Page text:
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The Harlem Renaissance and Race in a Cosmopolitan World

Page history last edited by Abigail Heiniger 4 years ago

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 The Harlem Renaissance and Race in a Cosmopolitan World




The Harlem Renaissance was an era when African American art entered center stage both in the United States and around the globe. 


It was time for a cultural celebration. African Americans had endured centuries of slavery and the struggle for abolition. The end of bondage had not brought the promised land many had envisioned. Instead, WHITE SUPREMACYwas quickly, legally, and violently restored to the New South, where ninety percent of African Americans lived. Starting in about 1890, African Americans migrated to the North in great numbers. This GREAT MIGRATIONeventually relocated hundreds of thousands of African Americans from the rural South to the urban North. Many discovered they had shared common experiences in their past histories and their uncertain present circumstances. Instead of wallowing in self-pity, the recently dispossessed ignited an explosion of cultural pride. Indeed, African American culture was reborn in the HARLEM RENAISSANCE.


The Great Migration

The Great Migration began because of a "push" and a "pull." Disenfranchisement and Jim Crow laws led many African Americans to hope for a new life up north. Hate groups and hate crimes cast alarm among African American families of the Deep South. The promise of owning land had not materialized. Most blacks toiled as sharecroppers trapped in an endless cycle of debt. In the 1890s, a boll weevil blight damaged the cotton crop throughout the region, increasing the despair. All these factors served to push African Americans to seek better lives. The booming northern economy forged the pull. Industrial jobs were numerous, and factory owners looked near and far for sources of cheap labor.

Unfortunately, northerners did not welcome African Americans with open arms. While the legal systems of the northern states were not as obstructionist toward African American rights, the prejudice among the populace was as acrimonious. White laborers complained that African Americans were flooding the employment market and lowering wages. Most new migrants found themselves segregated by practice in run down urban slums. The largest of these was Harlem. Writers, actors, artists, and musicians glorified African American traditions, and at the same time created new ones.


Writers and Actors

The most prolific writer of the Harlem Renaissance was LANGSTON HUGHES. Hughes cast off the influences of white poets and wrote with the rhythmic meter of blues and jazz. CLAUDE MCKAY urged African Americans to stand up for their rights in his powerful verses. JEAN TOOMER wrote plays and short stories, as well as poems, to capture the spirit of his times. Book publishers soon took notice and patronized many of these talents. ZORA NEALE HURSTON was noticed quickly with her moving novel, THEIR EYES WERE WATCHING GOD. Music met prose in the form of musical comedy. The 1921 production of SHUFFLE ALONG is sometimes credited with initiating the movement. Actor PAUL ROBESONelectrified audiences with his memorable stage performances.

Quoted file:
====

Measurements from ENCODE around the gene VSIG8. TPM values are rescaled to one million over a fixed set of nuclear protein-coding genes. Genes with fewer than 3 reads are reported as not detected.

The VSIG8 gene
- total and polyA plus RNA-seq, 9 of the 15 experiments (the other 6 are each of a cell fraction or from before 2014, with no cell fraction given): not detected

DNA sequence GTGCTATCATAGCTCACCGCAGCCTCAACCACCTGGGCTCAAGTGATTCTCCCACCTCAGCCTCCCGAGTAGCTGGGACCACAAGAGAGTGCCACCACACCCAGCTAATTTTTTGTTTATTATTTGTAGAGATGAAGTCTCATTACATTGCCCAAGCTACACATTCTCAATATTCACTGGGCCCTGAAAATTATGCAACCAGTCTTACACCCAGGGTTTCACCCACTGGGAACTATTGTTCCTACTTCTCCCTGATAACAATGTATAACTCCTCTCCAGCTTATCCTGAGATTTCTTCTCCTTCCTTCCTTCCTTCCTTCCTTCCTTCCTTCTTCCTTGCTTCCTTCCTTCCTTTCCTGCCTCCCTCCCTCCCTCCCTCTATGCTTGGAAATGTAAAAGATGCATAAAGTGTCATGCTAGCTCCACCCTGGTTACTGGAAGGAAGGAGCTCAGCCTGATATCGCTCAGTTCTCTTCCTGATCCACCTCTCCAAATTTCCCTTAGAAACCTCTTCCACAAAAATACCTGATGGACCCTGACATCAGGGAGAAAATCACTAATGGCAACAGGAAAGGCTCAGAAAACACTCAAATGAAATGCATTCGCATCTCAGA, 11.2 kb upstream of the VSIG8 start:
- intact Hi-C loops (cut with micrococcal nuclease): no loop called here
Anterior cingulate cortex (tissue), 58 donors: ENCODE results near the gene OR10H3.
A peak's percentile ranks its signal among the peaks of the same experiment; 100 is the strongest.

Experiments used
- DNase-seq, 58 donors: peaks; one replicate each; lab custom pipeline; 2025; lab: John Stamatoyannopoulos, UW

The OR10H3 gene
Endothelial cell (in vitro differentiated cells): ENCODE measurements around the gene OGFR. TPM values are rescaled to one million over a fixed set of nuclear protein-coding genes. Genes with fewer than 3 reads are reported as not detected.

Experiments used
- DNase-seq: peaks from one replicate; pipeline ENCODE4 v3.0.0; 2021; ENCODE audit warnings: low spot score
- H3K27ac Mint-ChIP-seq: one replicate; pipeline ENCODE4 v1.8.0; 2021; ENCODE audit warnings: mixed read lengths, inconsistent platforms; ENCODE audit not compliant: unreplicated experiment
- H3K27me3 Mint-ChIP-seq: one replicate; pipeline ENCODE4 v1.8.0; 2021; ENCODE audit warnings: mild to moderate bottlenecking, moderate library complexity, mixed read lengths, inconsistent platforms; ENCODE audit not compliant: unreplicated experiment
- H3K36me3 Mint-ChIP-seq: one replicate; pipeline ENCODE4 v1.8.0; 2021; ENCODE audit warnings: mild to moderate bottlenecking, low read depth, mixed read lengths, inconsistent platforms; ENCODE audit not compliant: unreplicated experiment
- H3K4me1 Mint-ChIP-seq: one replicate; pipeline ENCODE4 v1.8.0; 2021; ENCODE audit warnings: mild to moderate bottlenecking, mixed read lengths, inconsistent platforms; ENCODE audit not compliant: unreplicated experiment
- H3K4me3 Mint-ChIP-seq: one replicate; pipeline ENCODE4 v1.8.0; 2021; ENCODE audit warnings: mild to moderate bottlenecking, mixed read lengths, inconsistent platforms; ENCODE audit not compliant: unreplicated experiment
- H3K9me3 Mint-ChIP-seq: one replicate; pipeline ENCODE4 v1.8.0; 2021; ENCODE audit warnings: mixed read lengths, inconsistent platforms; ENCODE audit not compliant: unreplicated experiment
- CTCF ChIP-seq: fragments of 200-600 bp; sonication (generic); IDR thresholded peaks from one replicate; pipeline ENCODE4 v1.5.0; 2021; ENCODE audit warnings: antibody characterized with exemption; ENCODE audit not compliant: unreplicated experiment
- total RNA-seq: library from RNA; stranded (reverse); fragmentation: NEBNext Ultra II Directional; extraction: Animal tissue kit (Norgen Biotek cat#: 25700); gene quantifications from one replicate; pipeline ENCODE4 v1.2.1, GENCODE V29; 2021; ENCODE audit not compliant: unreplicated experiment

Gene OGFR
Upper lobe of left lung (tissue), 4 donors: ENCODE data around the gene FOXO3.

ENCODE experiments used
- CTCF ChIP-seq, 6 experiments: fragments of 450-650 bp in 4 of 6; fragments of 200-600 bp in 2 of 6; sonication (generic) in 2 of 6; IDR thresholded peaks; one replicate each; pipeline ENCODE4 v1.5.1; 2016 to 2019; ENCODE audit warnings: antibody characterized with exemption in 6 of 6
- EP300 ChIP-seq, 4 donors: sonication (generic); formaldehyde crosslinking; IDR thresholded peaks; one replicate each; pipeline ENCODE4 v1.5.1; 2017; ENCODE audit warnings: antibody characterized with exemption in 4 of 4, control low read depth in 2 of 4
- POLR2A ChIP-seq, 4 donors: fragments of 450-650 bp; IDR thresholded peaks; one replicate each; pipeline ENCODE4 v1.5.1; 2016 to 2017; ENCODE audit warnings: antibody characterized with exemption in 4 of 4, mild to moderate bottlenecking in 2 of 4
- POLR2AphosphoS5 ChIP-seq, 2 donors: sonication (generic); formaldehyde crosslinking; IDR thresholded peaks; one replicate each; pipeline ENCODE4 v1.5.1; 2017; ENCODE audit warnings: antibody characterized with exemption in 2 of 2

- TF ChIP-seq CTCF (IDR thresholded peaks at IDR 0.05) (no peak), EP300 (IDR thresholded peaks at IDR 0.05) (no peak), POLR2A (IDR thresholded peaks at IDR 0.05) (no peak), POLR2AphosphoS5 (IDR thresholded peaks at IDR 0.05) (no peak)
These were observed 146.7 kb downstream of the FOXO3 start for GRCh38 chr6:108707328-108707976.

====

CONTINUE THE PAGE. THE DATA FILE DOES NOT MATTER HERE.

No aspect of the Harlem Renaissance shaped America and the entire world as much as jazz. JAZZ flouted many musical conventions with its syncopated rhythms and improvised instrumental solos. Thousands of city dwellers flocked night after night to see the same performers. IMPROVISATION meant that no two performances would ever be the same. Harlem's COTTON CLUB boasted the talents of DUKE ELLINGTON. Singers such as BESSIE SMITH and BILLIE HOLIDAYpopularized blues and jazz vocals. JELLY ROLL MORTON and LOUIS ARMSTRONGdrew huge audiences as white Americans as well as African Americans caught jazz fever.

The continuing hardships faced by African Americans in the Deep South and the urban North were severe. It took the environment of the new American city to bring in close proximity some of the greatest minds of the day. Harlem brought notice to great works that might otherwise have been lost or never produced. The results were phenomenal. The artists of the Harlem Renaissance undoubtedly transformed African American culture. But the impact on all American culture was equally strong. For the first time, white America could not look away. Retrieved from US History.



The Social Side of the Harlem Renaissance



This artistic celebration had political significance as well. African Americans embraced new opportunities during the Roaring 20s



Modernism, the Harlem Renaissance and Cogewea Half-Blood


The Harlem Renaissance brought minority art in the United States to international prominence as America shifted from Victorian aesthetics  to Modernism.


Ezra Pound captured the essence of Modernism with his famous dictum, "Make it New!" 


The drive for a new aesthetic varies wildly in literature (and throughout the arts). However, there is tendency towards both abstraction (as seen in these paintings). Almost ironically, this abstraction was often an attempt to explore reality (or an alternate reality).